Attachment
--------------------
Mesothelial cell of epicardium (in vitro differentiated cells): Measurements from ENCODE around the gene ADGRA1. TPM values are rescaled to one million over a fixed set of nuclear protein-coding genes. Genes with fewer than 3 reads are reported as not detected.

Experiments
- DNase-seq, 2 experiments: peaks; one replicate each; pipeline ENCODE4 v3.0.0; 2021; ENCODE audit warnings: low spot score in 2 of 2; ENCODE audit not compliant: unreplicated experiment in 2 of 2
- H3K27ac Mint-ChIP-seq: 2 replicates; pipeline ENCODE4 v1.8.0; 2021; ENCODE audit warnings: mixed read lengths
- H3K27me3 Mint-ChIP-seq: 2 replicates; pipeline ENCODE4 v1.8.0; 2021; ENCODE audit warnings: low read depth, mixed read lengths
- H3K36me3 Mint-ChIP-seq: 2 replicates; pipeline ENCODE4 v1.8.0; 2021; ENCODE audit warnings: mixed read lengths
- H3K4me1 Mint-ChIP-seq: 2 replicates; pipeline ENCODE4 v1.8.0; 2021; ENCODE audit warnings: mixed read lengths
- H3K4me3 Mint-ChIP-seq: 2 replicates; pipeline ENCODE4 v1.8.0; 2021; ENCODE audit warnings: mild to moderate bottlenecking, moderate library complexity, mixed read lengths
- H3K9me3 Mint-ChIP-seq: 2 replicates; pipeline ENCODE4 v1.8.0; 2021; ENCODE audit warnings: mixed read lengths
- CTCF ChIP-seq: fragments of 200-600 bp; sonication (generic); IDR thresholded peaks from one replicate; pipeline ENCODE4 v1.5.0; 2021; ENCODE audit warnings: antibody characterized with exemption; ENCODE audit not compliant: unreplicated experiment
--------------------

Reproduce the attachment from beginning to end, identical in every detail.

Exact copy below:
Mesothelial cell of epicardium (in vitro differentiated cells): Measurements from ENCODE around the gene ADGRA1. TPM values are rescaled to one million over a fixed set of nuclear protein-coding genes. Genes with fewer than 3 reads are reported as not detected.

Experiments
- DNase-seq, 2 experiments: peaks; one replicate each; pipeline ENCODE4 v3.0.0; 2021; ENCODE audit warnings: low spot score in 2 of 2; ENCODE audit not compliant: unreplicated experiment in 2 of 2
- H3K27ac Mint-ChIP-seq: 2 replicates; pipeline ENCODE4 v1.8.0; 2021; ENCODE audit warnings: mixed read lengths
- H3K27me3 Mint-ChIP-seq: 2 replicates; pipeline ENCODE4 v1.8.0; 2021; ENCODE audit warnings: low read depth, mixed read lengths
- H3K36me3 Mint-ChIP-seq: 2 replicates; pipeline ENCODE4 v1.8.0; 2021; ENCODE audit warnings: mixed read lengths
- H3K4me1 Mint-ChIP-seq: 2 replicates; pipeline ENCODE4 v1.8.0; 2021; ENCODE audit warnings: mixed read lengths
- H3K4me3 Mint-ChIP-seq: 2 replicates; pipeline ENCODE4 v1.8.0; 2021; ENCODE audit warnings: mild to moderate bottlenecking, moderate library complexity, mixed read lengths
- H3K9me3 Mint-ChIP-seq: 2 replicates; pipeline ENCODE4 v1.8.0; 2021; ENCODE audit warnings: mixed read lengths
- CTCF ChIP-seq: fragments of 200-600 bp; sonication (generic); IDR thresholded peaks from one replicate; pipeline ENCODE4 v1.5.0; 2021; ENCODE audit warnings: antibody characterized with exemption; ENCODE audit not compliant: unreplicated experiment